Steel armor plate for US military must be produced in the US – by Steve Bennish (Dayton Daily News – April 4, 2013)

The U.S. Department of Defense has restored a rule mandating that steel armor plate purchased by the U.S. military be made in the United States, a move that will benefit Ohio steel companies.

Ohio Sen. Sherrod Brown, in announcing the decision Wednesday, said Cleveland’s ArcelorMittal and Cliffs Natural Resources, as well as Nucor in Marion, Ind, stand to gain. All are involved in the production of armor plate.

“This is a win for our military and for American companies like ArcelorMittal, Cliffs, and Nucor, that make steel for our military right here in the United States,” Brown said. “We know how to make steel armor plate here in America, and there’s no reason why countries like China and Russia should be making the steel used in our military’s vehicles and equipment.”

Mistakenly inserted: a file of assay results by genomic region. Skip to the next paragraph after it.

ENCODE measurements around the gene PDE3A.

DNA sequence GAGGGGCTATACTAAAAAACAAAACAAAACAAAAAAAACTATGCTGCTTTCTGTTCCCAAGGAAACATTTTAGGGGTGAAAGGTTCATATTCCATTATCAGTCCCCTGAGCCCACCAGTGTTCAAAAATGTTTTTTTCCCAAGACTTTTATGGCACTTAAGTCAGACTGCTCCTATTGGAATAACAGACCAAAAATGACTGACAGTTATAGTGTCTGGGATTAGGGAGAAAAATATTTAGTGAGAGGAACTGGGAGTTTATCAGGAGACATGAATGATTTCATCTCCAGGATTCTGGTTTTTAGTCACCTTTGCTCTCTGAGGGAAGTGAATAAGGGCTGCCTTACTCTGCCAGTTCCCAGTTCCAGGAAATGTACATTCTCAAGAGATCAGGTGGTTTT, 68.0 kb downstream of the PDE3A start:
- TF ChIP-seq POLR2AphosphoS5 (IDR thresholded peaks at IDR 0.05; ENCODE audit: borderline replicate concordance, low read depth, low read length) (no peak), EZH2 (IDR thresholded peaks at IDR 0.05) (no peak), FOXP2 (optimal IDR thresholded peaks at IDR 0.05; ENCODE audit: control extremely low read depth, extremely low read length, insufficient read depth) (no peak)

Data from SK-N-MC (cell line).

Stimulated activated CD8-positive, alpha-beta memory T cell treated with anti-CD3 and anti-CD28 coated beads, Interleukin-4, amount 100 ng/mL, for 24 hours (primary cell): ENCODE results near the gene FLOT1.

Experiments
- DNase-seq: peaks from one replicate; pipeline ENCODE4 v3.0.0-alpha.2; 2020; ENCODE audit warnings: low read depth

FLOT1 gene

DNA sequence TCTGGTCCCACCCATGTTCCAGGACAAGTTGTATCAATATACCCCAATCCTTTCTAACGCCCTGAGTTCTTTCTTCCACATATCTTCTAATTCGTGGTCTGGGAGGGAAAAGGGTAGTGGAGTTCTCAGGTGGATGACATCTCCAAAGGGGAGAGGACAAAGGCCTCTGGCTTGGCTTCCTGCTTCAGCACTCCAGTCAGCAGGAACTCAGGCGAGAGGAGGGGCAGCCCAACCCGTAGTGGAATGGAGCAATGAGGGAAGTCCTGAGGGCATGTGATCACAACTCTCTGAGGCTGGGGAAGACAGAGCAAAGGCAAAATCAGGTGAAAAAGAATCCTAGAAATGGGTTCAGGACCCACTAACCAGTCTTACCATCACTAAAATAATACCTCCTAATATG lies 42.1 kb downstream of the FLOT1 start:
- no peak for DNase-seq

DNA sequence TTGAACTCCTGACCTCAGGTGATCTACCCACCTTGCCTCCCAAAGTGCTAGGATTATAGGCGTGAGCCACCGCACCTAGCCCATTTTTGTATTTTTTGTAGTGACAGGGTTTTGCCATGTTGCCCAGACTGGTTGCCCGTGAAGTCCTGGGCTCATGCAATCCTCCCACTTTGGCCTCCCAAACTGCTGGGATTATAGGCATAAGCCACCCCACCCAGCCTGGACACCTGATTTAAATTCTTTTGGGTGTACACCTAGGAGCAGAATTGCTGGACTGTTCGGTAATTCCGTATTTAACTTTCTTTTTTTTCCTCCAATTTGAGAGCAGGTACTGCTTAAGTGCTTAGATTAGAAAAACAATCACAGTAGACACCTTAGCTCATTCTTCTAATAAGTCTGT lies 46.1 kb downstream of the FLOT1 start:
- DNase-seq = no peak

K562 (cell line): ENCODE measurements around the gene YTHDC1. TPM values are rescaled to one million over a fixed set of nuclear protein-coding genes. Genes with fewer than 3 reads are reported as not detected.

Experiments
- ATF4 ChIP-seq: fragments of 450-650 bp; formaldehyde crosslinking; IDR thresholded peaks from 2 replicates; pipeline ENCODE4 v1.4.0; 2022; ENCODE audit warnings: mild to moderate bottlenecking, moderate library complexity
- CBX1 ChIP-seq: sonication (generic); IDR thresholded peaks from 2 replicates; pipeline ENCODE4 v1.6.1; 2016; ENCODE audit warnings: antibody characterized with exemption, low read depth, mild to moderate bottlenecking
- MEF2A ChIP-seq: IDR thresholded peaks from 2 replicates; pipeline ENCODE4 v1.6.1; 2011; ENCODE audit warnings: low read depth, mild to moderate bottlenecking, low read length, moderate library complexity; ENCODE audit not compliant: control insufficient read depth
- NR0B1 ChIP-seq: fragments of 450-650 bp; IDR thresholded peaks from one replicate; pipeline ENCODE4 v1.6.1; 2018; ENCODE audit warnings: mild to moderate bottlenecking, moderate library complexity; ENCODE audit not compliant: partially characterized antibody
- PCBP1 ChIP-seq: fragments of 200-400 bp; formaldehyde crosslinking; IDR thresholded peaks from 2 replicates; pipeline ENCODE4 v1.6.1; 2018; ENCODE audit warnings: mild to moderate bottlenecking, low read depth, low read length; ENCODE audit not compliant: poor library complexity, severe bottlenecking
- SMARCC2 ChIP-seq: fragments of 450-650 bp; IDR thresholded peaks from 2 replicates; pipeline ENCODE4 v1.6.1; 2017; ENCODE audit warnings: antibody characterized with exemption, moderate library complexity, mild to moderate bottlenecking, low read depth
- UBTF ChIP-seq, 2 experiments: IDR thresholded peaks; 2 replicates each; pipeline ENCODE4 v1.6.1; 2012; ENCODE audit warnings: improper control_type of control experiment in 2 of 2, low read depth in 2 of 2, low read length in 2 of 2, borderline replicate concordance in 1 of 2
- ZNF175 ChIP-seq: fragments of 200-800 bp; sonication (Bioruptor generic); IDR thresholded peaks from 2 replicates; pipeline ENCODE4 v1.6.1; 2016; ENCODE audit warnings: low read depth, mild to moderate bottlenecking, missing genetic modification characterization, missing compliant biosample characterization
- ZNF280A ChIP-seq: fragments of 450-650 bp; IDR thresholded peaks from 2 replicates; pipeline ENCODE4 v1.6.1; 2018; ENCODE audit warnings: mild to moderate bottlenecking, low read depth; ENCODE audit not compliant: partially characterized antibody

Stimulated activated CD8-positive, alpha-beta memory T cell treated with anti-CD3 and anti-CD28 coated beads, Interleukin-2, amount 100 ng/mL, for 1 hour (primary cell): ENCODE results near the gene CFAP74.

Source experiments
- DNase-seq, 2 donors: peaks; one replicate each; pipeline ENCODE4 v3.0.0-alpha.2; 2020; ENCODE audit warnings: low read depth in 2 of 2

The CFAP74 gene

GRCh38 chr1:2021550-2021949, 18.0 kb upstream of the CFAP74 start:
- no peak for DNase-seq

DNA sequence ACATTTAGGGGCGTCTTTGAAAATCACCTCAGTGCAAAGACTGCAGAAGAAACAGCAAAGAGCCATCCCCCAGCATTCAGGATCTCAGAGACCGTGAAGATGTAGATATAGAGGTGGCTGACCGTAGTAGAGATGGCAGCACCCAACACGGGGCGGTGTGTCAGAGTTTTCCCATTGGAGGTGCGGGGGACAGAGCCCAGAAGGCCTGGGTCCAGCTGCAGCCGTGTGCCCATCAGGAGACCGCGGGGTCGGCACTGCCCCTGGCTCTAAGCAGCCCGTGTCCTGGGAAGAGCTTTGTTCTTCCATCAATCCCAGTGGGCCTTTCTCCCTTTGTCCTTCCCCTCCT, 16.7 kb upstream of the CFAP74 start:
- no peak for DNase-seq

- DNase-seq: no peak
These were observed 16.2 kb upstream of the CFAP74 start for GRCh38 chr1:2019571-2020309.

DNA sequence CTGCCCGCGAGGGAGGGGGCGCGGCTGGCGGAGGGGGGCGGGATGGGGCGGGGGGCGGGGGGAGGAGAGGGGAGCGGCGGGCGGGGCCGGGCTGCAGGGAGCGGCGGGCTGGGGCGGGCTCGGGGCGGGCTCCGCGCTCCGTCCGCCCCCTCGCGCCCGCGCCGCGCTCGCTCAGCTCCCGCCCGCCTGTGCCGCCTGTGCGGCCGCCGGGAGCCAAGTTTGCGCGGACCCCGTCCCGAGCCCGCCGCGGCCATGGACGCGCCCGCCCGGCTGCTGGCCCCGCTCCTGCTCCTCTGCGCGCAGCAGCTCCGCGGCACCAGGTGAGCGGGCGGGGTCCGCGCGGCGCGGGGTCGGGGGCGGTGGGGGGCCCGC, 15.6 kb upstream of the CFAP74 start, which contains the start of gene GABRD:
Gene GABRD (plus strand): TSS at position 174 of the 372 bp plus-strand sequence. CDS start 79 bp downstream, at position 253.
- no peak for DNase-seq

Brown said the rule is consistent with legislation he had proposed. AK Steel does not make armor plate.

Donald Gallagher, Executive Vice President and President – Global Commercial of Cliffs Natural Resources Inc., praised the change.

“As a leading supplier of steelmaking raw materials, Cliffs understands the critical importance of producing defense-oriented iron and steel products in the U.S. from a domestic supply chain,” Gallagher said. “This final rule acts as recognition that domestic steelmakers have the capability to manufacture sufficient quantities of armor plate from the initial melting stages of production.”

Brown said that despite more than 35 years of legal interpretation and administrative practice requiring specialty metals be melted in the United States, the military in 2009—in the midst of the wars in Iraq and Afghanistan and during a time when the demand for steel was high—published a final rule defining the word “produced,” as it applies to armor plate to include simple finishing.

That meant for years that armor plate melted in foreign countries, including Russia and China, could be imported and put through simple finishing processes in the United States and be deemed “produced” domestically.

For the original version of this article, please go to the Dayton Daily News website:

On a related issue, see “Nickel Closest Thing to a True War Metal”: